credentialed for telehealth privileges in the rural
healthcare organizations. Rural infusion staff
participated in rigorous clinical training sessions to
gain needed certification for partnership with the
tertiary team. Research team members presented available
clinical trial information.
Expanded local chemotherapy
cancer treatment options, including engagement in
clinical trials if eligible.
For rural infusion staff:
Tertiary care center staff provided timely
communication and the needed specialty oversight to allow
their rural partners to deliver advanced cancer treatment
As a result of the tertiary center's oncology CNP
providing direct oversight for rural infusion center
patients, from a baseline of 6 patients, 127 patients
were transitioned to receive local care — translating
into over 1,000 infusion visits and saving
patients/families nearly 65,000 trip miles, 1,800 travel
hours, and an estimated $71,000.
Additionally, local infusion
care prevented treatment lapse that might occur due
to weather-related travel barriers.
Patients had the opportunity to not only receive
tertiary-level oncology care in their local communities,
but they could
participate in clinical trials if eligible, an
opportunity that often affords improved quality of life
during and after treatment and potentially contributes
to expanding cancer knowledge and future cancer
treatment, according to the National Cancer Institute.
Rural site lessons learned during this project led
Increased EHR interoperability
allowed for the needed timely communication between
the tertiary and rural sites.
Improved rural infusion site workflow efficiency.
Consideration by the rural sites to engage in
other partnerships to provide oversight for
colorectal and pancreatic cancer patients receiving
continuous 24/7 chemotherapy treatment through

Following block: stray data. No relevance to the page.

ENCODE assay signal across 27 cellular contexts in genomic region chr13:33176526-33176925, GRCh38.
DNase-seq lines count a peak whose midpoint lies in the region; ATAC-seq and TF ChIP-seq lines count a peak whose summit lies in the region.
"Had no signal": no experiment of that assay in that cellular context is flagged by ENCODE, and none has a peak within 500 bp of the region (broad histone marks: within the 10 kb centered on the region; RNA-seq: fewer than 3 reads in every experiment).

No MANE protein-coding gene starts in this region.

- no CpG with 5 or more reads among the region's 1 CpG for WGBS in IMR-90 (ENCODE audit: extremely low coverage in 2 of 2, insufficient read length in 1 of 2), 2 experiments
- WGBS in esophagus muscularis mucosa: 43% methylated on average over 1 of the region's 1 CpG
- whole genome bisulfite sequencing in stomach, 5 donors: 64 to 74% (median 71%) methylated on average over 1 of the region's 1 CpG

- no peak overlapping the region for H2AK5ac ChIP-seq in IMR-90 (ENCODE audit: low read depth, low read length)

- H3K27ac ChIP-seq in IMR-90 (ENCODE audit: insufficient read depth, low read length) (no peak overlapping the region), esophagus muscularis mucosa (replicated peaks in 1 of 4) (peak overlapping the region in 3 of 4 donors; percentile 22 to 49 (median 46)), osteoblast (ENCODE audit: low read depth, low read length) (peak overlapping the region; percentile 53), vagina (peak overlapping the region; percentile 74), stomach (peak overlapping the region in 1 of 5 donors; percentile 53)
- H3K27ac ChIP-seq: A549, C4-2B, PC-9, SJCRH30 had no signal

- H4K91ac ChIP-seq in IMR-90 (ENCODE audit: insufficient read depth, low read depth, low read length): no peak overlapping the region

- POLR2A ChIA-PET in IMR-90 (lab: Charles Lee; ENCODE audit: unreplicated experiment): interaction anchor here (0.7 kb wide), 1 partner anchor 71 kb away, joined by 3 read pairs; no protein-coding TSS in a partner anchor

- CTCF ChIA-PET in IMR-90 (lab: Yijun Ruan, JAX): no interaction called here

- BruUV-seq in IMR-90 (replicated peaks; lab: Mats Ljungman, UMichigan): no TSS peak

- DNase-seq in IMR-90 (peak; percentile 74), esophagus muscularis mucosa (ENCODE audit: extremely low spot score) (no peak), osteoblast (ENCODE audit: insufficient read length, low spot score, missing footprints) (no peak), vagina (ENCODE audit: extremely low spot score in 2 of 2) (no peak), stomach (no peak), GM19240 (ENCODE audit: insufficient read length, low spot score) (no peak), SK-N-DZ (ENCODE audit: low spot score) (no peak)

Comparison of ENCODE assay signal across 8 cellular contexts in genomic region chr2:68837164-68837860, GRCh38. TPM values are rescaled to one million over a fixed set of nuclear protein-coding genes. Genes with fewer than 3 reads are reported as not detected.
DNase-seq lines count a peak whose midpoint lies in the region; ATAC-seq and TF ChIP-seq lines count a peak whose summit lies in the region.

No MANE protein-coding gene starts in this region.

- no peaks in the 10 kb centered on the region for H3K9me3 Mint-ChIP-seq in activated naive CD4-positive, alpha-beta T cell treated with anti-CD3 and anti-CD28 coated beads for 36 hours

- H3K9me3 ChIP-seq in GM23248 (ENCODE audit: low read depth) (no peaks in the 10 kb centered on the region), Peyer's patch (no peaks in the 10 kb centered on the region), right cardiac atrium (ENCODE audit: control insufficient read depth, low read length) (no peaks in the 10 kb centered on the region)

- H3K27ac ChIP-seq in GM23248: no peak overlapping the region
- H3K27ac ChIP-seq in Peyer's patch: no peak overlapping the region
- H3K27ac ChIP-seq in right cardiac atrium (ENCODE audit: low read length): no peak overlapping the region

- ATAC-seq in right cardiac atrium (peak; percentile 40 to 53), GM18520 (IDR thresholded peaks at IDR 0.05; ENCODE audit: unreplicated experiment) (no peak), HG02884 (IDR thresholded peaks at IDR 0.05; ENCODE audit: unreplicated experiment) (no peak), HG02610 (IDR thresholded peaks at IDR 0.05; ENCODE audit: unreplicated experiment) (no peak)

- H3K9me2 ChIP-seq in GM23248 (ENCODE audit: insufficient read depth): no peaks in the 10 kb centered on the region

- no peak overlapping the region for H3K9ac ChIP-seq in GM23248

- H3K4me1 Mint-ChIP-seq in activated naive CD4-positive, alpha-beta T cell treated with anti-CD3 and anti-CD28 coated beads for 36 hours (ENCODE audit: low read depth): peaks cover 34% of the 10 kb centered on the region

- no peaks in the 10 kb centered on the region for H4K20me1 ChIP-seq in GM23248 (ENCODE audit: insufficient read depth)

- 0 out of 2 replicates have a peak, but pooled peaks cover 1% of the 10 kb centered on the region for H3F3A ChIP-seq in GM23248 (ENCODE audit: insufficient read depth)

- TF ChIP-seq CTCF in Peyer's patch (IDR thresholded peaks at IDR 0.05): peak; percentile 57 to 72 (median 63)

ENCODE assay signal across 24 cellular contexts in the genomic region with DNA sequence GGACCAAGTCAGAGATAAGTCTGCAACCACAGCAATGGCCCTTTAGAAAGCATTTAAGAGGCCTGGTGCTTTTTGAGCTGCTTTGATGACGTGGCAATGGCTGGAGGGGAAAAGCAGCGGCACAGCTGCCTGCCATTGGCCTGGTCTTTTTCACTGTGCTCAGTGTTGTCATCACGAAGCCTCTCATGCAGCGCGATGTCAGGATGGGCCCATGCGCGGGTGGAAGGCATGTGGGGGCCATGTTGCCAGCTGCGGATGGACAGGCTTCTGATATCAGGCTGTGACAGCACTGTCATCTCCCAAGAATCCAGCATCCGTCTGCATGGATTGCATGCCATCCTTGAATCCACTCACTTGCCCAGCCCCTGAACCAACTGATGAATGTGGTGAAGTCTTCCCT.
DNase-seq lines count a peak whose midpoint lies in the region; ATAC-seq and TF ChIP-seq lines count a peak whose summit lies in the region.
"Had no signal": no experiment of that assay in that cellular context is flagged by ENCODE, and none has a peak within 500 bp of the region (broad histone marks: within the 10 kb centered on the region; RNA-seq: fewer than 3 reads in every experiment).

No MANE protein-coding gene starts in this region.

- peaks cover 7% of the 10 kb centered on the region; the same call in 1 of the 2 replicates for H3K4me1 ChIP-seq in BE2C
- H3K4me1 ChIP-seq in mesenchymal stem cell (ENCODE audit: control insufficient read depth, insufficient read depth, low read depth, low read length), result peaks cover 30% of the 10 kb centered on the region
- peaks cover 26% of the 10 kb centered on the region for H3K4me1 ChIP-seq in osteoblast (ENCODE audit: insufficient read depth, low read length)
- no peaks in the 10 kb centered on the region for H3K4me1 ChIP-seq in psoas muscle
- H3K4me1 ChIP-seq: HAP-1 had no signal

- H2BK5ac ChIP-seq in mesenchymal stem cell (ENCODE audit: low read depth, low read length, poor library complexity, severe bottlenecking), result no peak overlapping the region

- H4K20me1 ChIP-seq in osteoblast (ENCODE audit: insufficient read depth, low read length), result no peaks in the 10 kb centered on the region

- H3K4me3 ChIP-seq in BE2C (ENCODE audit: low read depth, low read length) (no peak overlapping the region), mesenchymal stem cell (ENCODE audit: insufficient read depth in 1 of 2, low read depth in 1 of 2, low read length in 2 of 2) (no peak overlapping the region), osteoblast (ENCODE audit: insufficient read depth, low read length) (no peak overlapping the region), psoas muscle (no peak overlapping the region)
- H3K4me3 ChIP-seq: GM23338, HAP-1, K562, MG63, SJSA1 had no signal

portable infusion pumps.
Lessons learned by hematology/oncology specialists:
Increased familiarity with care
delivery using telehealth infrastructure led to an
increased comfort with transitioning patient care to
a rural infusion center.
Increased cancer trial referrals for rural
Increased comfort with telehealth in general
which likely drove the 170 percent change in
specialists' telemedicine visits documented from year
to year during the grant cycle. Specifically, in the
2nd grant cycle year, 38 to 102 visits and in the 3rd
grant year, 102 to 277.
Safety-oriented workflows proved effective when 4
medication variances did not reach patients.
Though CNP coverage will continue for the initial
rural sites requesting the service, physician-level
services will need a reimbursement model to continue,
with a current consideration being given to a
volume-based subscription fee.
At each rural site, administration/management teams
will need to balance gains through virtual infusion
services against the cost and requirements of the
Low patient volume at one site.
Success for a project associated with high-risk
medications requires an interdisciplinary core team to
focus on universal adoption of the tertiary center's
mandatory infusion policies and procedures in order to
keep the tertiary center's program accreditation and
Universal adoption of standardized work flows.
Need for an EHR with adequate interoperability to
meet project needs.
Quality telehealth equipment purchases need to be
made with endorsement of both tertiary and rural sites.
Development of a Community Awareness Campaign prior
to implementation that includes direct mailings, radio
spots, Facebook presence, and other social media and
community outreach activities.
Be prepared that word-of-mouth promotion of the
program's success may prompt service requests from other
rural community areas surrounding the tertiary care
Please contact the models and innovations contact directly for the most complete and current information
about this program. Summaries of models and innovations are provided by RHIhub for your convenience. The
programs described are not endorsed by RHIhub or by the Federal Office of Rural Health Policy. Each rural
community should consider whether a particular project or approach is a good match for their community’s
needs and capacity. While it is sometimes possible to adapt program components to match your resources, keep
in mind that changes to the program design may impact results.